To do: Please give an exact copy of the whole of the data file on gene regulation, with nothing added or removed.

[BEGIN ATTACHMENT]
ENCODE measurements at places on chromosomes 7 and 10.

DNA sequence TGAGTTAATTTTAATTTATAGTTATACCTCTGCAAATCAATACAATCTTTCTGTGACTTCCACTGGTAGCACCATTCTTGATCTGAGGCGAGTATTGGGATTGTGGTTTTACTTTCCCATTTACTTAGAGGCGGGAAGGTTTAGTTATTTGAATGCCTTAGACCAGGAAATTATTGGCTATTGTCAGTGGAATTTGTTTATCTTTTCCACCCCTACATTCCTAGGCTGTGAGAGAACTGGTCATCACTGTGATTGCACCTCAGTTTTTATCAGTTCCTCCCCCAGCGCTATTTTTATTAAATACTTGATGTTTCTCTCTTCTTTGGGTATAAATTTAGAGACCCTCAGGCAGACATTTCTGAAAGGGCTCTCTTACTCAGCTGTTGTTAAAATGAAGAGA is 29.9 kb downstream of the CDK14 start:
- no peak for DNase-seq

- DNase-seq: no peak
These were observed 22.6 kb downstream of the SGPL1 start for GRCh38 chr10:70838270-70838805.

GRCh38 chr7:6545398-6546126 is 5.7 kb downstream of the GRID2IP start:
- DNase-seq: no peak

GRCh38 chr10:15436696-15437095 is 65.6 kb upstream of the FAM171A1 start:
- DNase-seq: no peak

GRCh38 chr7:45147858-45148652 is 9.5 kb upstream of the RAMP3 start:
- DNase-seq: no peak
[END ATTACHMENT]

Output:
ENCODE measurements at places on chromosomes 7 and 10.

DNA sequence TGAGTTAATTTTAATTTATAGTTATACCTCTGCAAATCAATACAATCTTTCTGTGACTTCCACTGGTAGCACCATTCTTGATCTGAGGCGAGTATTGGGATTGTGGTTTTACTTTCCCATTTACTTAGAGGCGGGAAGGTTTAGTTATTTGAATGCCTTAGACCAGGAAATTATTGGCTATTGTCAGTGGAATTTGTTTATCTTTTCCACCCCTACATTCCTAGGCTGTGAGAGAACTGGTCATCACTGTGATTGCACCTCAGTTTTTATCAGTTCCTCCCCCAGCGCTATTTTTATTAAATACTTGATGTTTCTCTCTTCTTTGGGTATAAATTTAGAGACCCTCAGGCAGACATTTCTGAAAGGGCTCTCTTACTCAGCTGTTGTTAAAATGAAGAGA is 29.9 kb downstream of the CDK14 start:
- no peak for DNase-seq

- DNase-seq: no peak
These were observed 22.6 kb downstream of the SGPL1 start for GRCh38 chr10:70838270-70838805.

GRCh38 chr7:6545398-6546126 is 5.7 kb downstream of the GRID2IP start:
- DNase-seq: no peak

GRCh38 chr10:15436696-15437095 is 65.6 kb upstream of the FAM171A1 start:
- DNase-seq: no peak

GRCh38 chr7:45147858-45148652 is 9.5 kb upstream of the RAMP3 start:
- DNase-seq: no peak